Georgetown University’s Newspaper of Record since 1920

The Hoya

Georgetown University’s Newspaper of Record since 1920

The Hoya

Georgetown University’s Newspaper of Record since 1920

The Hoya

RECORD REWIND: After Two Decades, Muse Still Impresses


These days, the Internet has increased how difficult it is to stay relevant and shortened the lifespan of bands and artists unwilling to put in the necessary work; constantly delivering content that pleases fans and sells out venues year after year proves to be a progressively difficult task. However, Muse, an English trio from Teignmouth, England, seems to have found a way to do it 20 years after releasing their first album in 1999. 

When I went to their concert at Capital One Arena last April, Muse’s impeccable instrumental work and fabulous set production drew in a full stadium of people whose ages seemed to span many decades and generations. Despite a discography that began before the turn of the century, Muse has managed to progress sonically and keep their audiences listening with each consecutive release. 

By comparing their first album, “Showbiz,” with their latest release from last year, “Simulation Theory,” the reasons for their longevity and sustained relevance become clear to me: their ever-evolving sound and their openness to emotional development.

Released in September 1999, “Showbiz” comes off as surprisingly mature work for a nascent band. One sign of their maturity can be seen in the similarity between their music and that of another English rock band, Radiohead, which had already released three albums at the time. Because of this similarity, record labels in the U.K. were initially hesitant to sign Muse, but an American label fortunately gave the band a chance to prove their worth. 

“Showbiz” guarantees a rewarding listen, even today. On the album, Matt Bellamy demonstrates the astounding range that would eventually become emblematic of the band throughout their career. The band’s precise grip on rhythm, along with flourishing drum beats, guitar and bass all paved the way for Muse to turn their debut album into a decades-long career. 

The band used their instrumental ability, however, to tell cynical and dark stories without much emotional resolution. Collectively, the lyrics peel open some of the band’s wounds to show the depths of the pain they experienced without offering a way to mend the deep cuts. 

One of the last songs on the album, “Sober,” captures the band’s starting point. In it, Matt writes and sings about his love for various whiskeys: Royal Canadian, Wild Turkey, Aberlour and Jameson. The burning sensations of taking a swig of a drink are the only reason he could “remain unfrozen.” Muse, in their earliest stages, embraced their self-destructive tendencies, which built up their authenticity but put limits on their emotional maturity.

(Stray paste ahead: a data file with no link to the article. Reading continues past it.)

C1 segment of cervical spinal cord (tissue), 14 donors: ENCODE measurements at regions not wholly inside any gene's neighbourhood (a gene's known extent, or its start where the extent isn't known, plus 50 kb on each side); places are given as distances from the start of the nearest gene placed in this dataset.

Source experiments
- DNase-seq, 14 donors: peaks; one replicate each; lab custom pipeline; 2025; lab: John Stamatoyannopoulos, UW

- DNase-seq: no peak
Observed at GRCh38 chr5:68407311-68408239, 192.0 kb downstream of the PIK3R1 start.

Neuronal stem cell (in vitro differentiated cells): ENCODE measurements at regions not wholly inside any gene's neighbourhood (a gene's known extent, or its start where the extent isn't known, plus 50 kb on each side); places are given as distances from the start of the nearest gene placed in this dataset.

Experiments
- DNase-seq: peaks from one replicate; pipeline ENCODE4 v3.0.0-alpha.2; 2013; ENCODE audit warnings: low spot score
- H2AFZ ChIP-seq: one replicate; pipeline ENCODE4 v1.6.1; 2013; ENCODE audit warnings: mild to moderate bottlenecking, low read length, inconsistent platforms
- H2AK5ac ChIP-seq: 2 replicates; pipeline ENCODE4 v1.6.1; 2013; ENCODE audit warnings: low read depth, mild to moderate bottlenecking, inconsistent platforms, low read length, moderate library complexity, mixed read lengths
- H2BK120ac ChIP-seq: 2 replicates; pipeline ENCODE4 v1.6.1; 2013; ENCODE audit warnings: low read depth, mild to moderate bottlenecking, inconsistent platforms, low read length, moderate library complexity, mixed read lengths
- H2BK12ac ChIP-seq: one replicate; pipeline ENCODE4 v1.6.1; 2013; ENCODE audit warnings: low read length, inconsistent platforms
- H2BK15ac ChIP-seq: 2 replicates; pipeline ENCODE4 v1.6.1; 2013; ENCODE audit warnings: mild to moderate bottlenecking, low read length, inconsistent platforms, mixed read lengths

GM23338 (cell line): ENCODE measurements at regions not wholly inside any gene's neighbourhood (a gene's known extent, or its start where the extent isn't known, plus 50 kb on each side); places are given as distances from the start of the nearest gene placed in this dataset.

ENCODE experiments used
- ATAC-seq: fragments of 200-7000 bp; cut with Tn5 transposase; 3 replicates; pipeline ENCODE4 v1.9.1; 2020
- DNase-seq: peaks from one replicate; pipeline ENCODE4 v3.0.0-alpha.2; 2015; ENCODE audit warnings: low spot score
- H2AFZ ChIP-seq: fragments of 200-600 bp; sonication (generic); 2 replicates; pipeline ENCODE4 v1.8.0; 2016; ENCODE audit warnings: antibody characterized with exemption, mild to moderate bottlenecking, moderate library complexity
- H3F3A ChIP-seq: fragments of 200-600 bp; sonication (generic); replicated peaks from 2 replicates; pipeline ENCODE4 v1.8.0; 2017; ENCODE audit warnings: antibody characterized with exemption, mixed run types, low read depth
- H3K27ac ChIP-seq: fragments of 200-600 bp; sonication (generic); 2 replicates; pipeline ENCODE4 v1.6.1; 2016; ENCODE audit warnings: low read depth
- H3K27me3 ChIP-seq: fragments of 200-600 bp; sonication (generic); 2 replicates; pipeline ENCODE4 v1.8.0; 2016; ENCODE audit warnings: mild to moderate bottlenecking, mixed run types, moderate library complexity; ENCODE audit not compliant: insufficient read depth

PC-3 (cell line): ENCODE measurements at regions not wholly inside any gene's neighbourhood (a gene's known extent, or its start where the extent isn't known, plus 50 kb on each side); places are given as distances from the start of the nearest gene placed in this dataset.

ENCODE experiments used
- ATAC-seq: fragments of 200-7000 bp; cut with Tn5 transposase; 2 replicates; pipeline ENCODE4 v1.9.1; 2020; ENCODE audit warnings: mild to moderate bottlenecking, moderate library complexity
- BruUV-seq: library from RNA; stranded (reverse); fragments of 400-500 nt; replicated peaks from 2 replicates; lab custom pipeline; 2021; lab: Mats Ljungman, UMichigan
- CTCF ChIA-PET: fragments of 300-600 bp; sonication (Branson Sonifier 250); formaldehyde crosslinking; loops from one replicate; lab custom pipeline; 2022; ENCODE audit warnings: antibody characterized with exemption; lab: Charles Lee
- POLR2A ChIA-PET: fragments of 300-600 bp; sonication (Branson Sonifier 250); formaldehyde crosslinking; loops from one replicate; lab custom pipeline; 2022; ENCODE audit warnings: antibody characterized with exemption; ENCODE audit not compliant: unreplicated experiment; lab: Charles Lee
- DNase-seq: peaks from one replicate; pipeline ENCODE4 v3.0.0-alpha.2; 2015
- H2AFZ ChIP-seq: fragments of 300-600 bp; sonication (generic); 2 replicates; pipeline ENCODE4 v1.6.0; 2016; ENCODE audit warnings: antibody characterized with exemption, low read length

The overall mood of the album is quite somber and, frankly, almost hopeless. While the band found a home in the darkness, this only left room for its members to grow over the coming decades. 

Fast forward 19 years to the November 2018 release of their latest album, “Simulation Theory,” and Muse can now tout themselves as a veteran band that has experimented with many stylistic variations. 

From featuring more falsetto singing to embracing classical influences and playing church organs, the band toys with many of the various techniques they picked up over the years to finally suggest a resolution to the pain of the world.

The album has a neon-colored theme that draws upon the imagery of the 1980s, and its songs portray a bleak world that pushes people to the edges, cages them in despair and causes war.

Although these descriptions of a dark environment sound like more of the same from the angsty rock band, their lyrics pivot to shift the blame. If “Showbiz” implies that pains come from within an individual, “Simulation Theory” argues that the fault is not in ourselves, but in the world itself. What we can do, Muse posits, is move forward with love in our hearts.

The band’s newfound positivity does not so much mean that its members no longer experience hardship, but rather that they have grown out of their melancholic apathy toward trying to fix the difficulties they face. For instance, bassist Chris Wolstenholme went to rehab in 2009 for his alcoholism, and it was his bandmates who forced him to do it.

This work is a refreshing change that humanizes the band’s music. Taken with their discography as a whole, “Simulation Theory” reflects the ability of Muse to not only switch up their sound for new swaths of listeners, but also to grow emotionally alongside their long-term fans. 

The band has come a long way over the past two decades, and I for one am excited to see how they continue to keep things fresh and genuine. Luckily for Muse, their changing sound and style have only pushed them forward and guaranteed their success with each passing year.

Ellie Yang is a junior in the College. Record Rewind appears in print and online every other Friday.

Leave a Comment
More to Discover

Comments (0)

All The Hoya Picks Reader Picks Sort: Newest

Your email address will not be published. Required fields are marked *